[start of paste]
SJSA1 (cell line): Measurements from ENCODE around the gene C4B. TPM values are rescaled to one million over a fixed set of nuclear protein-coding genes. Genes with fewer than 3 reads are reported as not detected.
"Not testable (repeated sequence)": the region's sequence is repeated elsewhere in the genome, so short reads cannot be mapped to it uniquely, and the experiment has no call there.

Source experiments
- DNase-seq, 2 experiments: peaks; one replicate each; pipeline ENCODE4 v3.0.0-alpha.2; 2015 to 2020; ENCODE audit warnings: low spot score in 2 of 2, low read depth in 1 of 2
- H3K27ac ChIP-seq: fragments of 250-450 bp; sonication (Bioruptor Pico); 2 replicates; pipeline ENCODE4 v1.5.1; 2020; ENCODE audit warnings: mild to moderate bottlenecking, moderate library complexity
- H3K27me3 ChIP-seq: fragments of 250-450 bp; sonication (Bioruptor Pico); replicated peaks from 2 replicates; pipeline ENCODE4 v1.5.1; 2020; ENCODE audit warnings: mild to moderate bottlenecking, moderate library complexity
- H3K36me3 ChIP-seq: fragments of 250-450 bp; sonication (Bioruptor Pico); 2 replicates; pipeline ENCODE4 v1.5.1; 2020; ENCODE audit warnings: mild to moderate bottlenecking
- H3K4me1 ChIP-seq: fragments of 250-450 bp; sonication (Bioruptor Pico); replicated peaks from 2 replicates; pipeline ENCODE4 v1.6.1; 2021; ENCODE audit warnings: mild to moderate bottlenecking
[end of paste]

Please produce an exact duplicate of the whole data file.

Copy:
SJSA1 (cell line): Measurements from ENCODE around the gene C4B. TPM values are rescaled to one million over a fixed set of nuclear protein-coding genes. Genes with fewer than 3 reads are reported as not detected.
"Not testable (repeated sequence)": the region's sequence is repeated elsewhere in the genome, so short reads cannot be mapped to it uniquely, and the experiment has no call there.

Source experiments
- DNase-seq, 2 experiments: peaks; one replicate each; pipeline ENCODE4 v3.0.0-alpha.2; 2015 to 2020; ENCODE audit warnings: low spot score in 2 of 2, low read depth in 1 of 2
- H3K27ac ChIP-seq: fragments of 250-450 bp; sonication (Bioruptor Pico); 2 replicates; pipeline ENCODE4 v1.5.1; 2020; ENCODE audit warnings: mild to moderate bottlenecking, moderate library complexity
- H3K27me3 ChIP-seq: fragments of 250-450 bp; sonication (Bioruptor Pico); replicated peaks from 2 replicates; pipeline ENCODE4 v1.5.1; 2020; ENCODE audit warnings: mild to moderate bottlenecking, moderate library complexity
- H3K36me3 ChIP-seq: fragments of 250-450 bp; sonication (Bioruptor Pico); 2 replicates; pipeline ENCODE4 v1.5.1; 2020; ENCODE audit warnings: mild to moderate bottlenecking
- H3K4me1 ChIP-seq: fragments of 250-450 bp; sonication (Bioruptor Pico); replicated peaks from 2 replicates; pipeline ENCODE4 v1.6.1; 2021; ENCODE audit warnings: mild to moderate bottlenecking